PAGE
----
One of the seminaries that I have long admired and loved is Trinity School for Ministry in suburban Pittsburgh, Pennsylvania (Ambridge) Trinity was born in the renewal movement of the 60s and 70s. Leaders in that movement saw the need for a place to train its future leaders founded upon the authority of the Bible, trusting the leading of the Spirit, and working to know Christ and make Him known. However, the Episcopal Church was then seriously discussing closing some seminaries – founding another one was clearly a step in faith.

In 1975, a retired Australian missionary bishop answered a call from members of the Fellowship of Witness, came to the Pittsburgh area, and set up an office in his home, using his garage for the library. Alfred Stanway, bishop of Central Tanganyika from 1951 to 1971, had been recommended by John Stott, James I. Packer, and other evangelical leaders for his vision of renewal and his extraordinary ability to translate his vision into a lively Christian body. He called John Rodgers, a professor and chaplain at Virginia Theological Seminary, to be the senior professor. Bishop Rodgers, a brother I count as my friend, is dean and president emeritus of Trinity, having recently retired a second time from leadership at TSM.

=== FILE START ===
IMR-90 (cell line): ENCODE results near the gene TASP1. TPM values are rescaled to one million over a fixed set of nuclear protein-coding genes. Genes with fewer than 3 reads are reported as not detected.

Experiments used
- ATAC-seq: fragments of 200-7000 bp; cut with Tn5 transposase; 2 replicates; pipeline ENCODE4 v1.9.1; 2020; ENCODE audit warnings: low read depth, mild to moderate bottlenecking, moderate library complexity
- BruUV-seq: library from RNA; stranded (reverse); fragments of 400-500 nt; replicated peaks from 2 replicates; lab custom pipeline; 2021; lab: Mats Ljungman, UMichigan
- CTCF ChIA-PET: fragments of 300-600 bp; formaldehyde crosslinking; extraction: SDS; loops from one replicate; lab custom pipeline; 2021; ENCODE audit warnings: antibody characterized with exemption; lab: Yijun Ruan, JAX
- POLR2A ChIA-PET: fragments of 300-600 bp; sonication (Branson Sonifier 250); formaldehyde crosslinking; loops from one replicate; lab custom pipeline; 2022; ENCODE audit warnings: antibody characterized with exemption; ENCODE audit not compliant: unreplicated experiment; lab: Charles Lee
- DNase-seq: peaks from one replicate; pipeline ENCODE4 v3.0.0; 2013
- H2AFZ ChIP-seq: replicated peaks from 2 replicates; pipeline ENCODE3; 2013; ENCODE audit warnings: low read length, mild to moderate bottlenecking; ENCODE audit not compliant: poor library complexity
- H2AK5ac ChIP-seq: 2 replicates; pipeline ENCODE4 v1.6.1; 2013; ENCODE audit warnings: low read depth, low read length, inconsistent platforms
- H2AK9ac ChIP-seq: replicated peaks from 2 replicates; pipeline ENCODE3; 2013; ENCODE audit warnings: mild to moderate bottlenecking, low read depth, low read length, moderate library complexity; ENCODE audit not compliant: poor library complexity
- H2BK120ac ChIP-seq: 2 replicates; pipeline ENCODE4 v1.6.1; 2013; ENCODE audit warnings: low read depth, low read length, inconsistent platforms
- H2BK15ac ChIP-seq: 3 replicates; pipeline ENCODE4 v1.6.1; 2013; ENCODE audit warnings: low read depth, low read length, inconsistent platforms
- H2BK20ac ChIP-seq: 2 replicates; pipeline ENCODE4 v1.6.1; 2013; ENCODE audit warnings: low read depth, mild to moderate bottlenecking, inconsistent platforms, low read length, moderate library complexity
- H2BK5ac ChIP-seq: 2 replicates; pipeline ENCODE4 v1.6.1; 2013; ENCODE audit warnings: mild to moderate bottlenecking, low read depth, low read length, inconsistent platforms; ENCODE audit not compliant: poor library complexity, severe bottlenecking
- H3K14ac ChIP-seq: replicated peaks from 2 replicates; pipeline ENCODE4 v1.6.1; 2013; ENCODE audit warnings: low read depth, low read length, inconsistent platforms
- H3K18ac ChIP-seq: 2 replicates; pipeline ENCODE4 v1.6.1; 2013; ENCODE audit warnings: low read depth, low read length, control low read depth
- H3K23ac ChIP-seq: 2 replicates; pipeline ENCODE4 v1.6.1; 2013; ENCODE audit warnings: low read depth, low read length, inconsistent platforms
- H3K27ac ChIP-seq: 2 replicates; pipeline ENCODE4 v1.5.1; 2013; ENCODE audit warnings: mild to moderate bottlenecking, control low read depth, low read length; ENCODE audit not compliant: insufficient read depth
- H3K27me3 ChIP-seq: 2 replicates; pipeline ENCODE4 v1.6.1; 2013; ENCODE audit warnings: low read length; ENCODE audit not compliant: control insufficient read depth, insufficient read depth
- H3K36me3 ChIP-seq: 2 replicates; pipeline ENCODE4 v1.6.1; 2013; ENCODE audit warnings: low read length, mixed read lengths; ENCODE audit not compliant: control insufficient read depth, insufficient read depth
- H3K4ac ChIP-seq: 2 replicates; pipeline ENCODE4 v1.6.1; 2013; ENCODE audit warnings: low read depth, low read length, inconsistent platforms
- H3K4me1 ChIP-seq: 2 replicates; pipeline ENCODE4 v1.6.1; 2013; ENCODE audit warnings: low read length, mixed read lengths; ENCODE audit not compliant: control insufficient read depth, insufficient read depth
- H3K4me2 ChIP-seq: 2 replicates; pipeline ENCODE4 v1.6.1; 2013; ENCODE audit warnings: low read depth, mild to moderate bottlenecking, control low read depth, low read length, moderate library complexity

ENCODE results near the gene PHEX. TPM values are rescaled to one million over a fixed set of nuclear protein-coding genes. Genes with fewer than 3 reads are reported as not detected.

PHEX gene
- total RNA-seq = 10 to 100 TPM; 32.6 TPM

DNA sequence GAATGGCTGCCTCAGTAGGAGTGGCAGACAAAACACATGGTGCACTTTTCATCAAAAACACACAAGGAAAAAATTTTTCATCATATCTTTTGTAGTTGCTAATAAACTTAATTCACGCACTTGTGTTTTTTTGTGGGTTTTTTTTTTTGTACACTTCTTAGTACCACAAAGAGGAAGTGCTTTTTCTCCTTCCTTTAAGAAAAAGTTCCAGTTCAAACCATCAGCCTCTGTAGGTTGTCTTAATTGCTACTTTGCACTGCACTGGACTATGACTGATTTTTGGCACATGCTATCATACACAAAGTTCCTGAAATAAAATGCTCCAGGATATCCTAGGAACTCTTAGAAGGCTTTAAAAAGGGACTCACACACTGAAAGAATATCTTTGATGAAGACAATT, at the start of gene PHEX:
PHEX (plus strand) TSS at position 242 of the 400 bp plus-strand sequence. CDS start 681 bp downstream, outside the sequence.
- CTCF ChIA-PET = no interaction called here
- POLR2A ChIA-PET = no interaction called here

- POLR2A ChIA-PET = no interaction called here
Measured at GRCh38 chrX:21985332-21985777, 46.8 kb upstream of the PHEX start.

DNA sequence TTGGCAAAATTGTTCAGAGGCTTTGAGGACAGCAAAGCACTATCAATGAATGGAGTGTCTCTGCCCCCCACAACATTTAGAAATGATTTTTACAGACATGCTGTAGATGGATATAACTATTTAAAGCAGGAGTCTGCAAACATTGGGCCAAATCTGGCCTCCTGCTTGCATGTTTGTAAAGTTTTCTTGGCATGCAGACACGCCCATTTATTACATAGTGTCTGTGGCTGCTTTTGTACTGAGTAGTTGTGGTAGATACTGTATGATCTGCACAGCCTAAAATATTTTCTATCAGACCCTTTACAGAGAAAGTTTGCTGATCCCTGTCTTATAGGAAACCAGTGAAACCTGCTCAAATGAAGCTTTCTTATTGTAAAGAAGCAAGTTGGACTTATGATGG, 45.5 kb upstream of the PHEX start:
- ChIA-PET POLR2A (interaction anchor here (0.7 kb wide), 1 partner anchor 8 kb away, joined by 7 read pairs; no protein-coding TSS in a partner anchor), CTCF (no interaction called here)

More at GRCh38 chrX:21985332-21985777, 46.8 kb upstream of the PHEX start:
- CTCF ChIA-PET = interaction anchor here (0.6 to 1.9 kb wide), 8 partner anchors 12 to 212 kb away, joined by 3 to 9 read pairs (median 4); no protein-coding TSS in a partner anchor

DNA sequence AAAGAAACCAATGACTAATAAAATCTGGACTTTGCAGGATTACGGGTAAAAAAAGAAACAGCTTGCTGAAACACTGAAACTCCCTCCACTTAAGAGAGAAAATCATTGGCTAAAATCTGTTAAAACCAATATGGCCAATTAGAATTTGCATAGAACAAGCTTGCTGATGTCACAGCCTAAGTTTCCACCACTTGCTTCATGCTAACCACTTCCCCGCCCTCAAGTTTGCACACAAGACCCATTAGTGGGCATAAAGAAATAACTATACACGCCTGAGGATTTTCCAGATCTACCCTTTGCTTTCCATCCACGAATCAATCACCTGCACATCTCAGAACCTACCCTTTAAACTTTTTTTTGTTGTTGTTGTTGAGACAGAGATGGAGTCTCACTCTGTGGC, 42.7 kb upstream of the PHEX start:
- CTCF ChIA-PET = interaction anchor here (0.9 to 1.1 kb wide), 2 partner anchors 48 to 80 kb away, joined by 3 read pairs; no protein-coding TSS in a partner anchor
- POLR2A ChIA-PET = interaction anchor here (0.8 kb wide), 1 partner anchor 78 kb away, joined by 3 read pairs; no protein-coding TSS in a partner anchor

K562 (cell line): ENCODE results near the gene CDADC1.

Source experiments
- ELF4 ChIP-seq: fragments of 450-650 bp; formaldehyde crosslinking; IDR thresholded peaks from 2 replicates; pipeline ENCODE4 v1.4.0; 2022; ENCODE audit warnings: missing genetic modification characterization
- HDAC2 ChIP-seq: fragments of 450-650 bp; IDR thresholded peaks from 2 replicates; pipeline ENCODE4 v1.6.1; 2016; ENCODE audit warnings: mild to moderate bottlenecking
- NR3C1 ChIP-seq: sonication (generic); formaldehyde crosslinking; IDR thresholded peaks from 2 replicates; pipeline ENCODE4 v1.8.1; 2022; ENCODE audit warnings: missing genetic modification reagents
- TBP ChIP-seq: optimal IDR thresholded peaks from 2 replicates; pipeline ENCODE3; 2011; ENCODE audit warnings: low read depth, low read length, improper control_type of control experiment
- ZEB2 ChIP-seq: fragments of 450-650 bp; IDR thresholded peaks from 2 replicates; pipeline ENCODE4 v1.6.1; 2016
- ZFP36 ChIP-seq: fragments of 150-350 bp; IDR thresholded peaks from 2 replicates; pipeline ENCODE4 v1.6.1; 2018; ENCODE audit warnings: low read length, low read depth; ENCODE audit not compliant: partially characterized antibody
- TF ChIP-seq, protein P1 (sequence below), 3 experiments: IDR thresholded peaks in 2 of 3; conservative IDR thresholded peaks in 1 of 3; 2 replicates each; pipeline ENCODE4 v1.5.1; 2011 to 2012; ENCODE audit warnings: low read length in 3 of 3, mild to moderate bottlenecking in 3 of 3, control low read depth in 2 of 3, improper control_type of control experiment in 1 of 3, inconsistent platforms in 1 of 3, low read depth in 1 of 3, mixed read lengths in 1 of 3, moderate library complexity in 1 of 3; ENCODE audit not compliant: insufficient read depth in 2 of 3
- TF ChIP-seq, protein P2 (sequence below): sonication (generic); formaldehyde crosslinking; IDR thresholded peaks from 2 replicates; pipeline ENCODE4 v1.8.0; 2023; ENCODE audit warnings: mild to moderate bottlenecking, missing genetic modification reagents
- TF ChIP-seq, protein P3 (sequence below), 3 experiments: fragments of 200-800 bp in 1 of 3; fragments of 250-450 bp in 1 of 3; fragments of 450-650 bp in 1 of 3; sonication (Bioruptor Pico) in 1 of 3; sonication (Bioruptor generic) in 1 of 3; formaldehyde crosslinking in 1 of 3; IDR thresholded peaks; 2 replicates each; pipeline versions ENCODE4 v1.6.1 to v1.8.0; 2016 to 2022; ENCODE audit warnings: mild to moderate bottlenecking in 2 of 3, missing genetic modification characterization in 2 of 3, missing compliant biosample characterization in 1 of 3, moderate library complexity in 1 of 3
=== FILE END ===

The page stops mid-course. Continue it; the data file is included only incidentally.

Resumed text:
Trinity has received growing affirmation over time. Birthed in such a humble context it has become, and remains, an effective and Christ-centered place to prepare students for ministry to this day. My visits to Trinity have always refreshed my soul very deeply. I also read the Trinity magazine, Seed & Harvest, with prayerful interest every three months.

It was in the July-August-September 2010 issue of Seed & Harvest that I learned of the passing of one of Trinity’s long-time trustees, Martin B. Clark (1922-2010). John Rodgers wrote a personal tribute to Clark saying “It is impossible to overstate Martin’s contribution to Trinity School for Ministry, both as a brother and friend in Christ.” He spoke of Clark coming to every meeting prepared and willing to speak on items of concern to the school. He had ideas and suggestions that impacted Trinity in the area of communications and fundraising. These attributes are particularly needed in good board members of any institution or mission. I have learned this from first-hand experience by founding and directing the mission of ACT 3, begun back in mid-1991.

What particularly interested me in Rodgers’ tribute to Martin B. Clark were two things. First, he said Clark always understood the relationship of the mission to money. He never doubted God’s ability to provide for Trinity. He held the principle that a mission should always “put money in a secondary place.” The first question is not, “What can we afford to do?” but rather, “What is God asking us to do?” If we have God’s purpose then God will provide. The second thing my friend John Rodgers said about Clark impressed me even more. His favorite self-designation was: “I am a recovering Pharisee!” Me too brother, me too.